Year in Review – Summary of 2019

It is a new decennium, and we close the books of 2019 as we leave yet another year behind us. New Year is an excellent time to pause for a minute and reflect over the past 12 months. For me, it is also a great opportunity to take a look of how my All Seasons Portfolio performed this first year, and, most importantly, what I have learned in the process.

The structure for this post, is to first have a quick recap month by month from January to December of my investments, and after that, we will close the chapter of 2019 with some lessons learned, and new thoughts for the year to come.

I did not do any rebalancing this first year, as I only added funds by buying ETFs in asset classes where I was underweighted. Despite this, the profits turned out pretty well this first year, and well in line with the theory. In theory, the All Seasons Portfolio should yield about 4-5% per year as standard, and then by rebalancing, this yield will be topped with 1-2% more, providing a low risk return of about 7%. That is very much in line with the stock markets average return over time.

Continue ReadingYear in Review – Summary of 2019

Portfolio Update – December 2019

  • Total Portfolio value: € 3,745.64
  • YTD development: +5.28%
  • MoM development: +1.28% from € 3,698.28
  • Current average fee: 0.25% p.a.

I hope that you had a good and joyful end to 2019, and a perfect start of 2020! Feels amazing, doesn't it, with a new year and a new decade? For me, this marks the first 12-month anniversary of this blog and my All Seasons Portfolio, for which I took my first shaky steps in December 2018. And look where we are now!

My year is actually of to a rocky start (a case of food poisoning, leaving out all the details), but the year can only get better from there. I am slowly but surely growing the reader count of this blog, for which I am ever so grateful. And my portfolio is actually performing decently as well.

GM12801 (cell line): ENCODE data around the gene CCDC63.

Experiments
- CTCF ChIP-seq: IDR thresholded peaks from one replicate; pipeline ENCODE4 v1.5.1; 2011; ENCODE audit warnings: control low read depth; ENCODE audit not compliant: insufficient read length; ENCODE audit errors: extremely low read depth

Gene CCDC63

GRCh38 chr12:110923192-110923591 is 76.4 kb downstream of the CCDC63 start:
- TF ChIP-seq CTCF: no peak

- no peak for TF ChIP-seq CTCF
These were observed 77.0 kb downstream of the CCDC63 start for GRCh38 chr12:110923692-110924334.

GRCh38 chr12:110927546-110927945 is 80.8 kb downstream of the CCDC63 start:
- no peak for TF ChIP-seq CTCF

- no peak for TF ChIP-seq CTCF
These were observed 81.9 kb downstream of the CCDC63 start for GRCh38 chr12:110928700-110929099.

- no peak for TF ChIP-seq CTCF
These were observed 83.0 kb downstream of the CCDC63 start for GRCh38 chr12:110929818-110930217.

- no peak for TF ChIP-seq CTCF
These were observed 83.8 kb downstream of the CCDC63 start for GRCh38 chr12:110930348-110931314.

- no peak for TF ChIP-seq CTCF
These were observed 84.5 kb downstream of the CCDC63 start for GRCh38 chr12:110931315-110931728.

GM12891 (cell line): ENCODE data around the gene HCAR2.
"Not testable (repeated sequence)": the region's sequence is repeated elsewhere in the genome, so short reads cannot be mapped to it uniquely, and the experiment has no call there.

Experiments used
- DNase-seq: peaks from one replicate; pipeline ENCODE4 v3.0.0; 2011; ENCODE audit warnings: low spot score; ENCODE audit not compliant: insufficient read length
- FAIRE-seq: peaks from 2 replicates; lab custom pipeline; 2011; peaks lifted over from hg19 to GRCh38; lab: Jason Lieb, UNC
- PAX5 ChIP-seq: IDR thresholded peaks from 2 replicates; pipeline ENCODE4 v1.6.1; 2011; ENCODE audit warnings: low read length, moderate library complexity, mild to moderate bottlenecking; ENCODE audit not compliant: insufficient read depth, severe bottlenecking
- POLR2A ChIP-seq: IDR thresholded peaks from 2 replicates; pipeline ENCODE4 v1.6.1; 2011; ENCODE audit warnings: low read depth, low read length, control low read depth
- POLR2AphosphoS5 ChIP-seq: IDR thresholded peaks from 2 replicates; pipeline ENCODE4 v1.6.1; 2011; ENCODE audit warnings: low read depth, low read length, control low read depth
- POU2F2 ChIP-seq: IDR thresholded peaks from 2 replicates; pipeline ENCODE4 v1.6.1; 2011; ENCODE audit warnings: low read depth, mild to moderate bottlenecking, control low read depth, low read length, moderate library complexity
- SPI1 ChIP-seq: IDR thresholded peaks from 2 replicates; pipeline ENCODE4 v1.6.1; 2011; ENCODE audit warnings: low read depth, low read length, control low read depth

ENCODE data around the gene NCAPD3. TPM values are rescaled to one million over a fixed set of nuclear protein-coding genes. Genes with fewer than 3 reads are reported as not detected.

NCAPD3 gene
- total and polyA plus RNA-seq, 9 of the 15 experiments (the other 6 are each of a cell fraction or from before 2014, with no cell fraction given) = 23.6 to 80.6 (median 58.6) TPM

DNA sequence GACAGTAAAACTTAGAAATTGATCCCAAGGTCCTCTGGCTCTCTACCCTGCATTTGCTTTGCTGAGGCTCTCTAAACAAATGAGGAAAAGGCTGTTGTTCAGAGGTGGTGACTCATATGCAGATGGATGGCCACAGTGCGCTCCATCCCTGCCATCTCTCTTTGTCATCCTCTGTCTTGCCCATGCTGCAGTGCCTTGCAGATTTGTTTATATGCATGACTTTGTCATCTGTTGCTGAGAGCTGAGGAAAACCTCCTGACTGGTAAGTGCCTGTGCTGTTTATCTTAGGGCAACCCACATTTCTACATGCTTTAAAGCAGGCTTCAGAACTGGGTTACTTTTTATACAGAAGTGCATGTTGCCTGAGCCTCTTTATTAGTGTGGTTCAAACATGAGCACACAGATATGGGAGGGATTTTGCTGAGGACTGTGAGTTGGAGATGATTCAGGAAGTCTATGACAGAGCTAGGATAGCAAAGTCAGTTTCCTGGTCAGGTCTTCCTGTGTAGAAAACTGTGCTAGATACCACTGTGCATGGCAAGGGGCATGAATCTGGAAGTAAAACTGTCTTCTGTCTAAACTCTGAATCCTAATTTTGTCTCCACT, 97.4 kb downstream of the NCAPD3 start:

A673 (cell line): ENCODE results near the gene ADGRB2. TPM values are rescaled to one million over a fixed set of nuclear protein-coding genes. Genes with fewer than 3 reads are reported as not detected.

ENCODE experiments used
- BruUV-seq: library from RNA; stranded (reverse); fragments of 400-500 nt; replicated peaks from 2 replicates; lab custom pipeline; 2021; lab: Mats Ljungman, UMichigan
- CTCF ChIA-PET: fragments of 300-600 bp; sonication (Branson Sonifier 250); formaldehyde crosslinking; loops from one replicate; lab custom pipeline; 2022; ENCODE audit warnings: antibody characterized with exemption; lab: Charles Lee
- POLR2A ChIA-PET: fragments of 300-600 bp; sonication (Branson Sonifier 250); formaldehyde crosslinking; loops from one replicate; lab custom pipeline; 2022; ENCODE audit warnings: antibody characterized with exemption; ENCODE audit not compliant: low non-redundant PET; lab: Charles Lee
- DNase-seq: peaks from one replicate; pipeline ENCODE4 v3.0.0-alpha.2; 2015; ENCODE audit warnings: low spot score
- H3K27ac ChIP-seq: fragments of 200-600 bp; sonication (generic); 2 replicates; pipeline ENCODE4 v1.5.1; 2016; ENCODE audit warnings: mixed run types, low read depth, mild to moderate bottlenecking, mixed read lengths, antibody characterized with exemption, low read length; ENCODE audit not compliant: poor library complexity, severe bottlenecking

The end of 2019 felt quite uneventful, but that might only be that everything happens at once now in 2020 with the American assassination of Qasem Suleimani, the Iranian general (spoilers), but all in all, investors and markets were in a good mood in December.

However, leading indicators of economic growth show a lack of growth going forward and that companies' profits aren't really increasing at the same pace as their stock prices. I guess we will see more of the results of such tendencies during 2020. Good that we have prepared with a risk adjusted portfolio such as the All Seasons Portfolio.

Continue ReadingPortfolio Update – December 2019

Insight – Why would anyone in their right mind buy Government Bonds with negative yield?!

  • Yields are low and negative due to central banks' efforts to spur on the economic growth
  • There are still buyers of assets with negative yield, such as institutional investors
  • Government bonds are a liquid asset held instead of cash or other assets with risk for decrease in value, such as stocks in a bear market
  • Government Bonds make up 55% of the All Seasons Portfolio, and at the bottom, I summarize my ETFs

Soon, I have one full year’s history of the All Seasons Portfolio since starting in December last year with my first investment. I have come a long way since, starting from zero and now having accumulated a portfolio valued at EUR 3,700 in only 11 months. The main takeaway, which you should adopt, is to be disciplined and to continuously set aside an amount every month to invest. That will quickly accumulate, and you will also have that money working for you with compound interest.

As I already mentioned in the relevant blog post, in November, I made an addition on the Long-Term Government Bond part of the portfolio. This time, I purchased the iShares $ Treasury Bond 20+yr UCITS ETF USD (Dist) (EUR).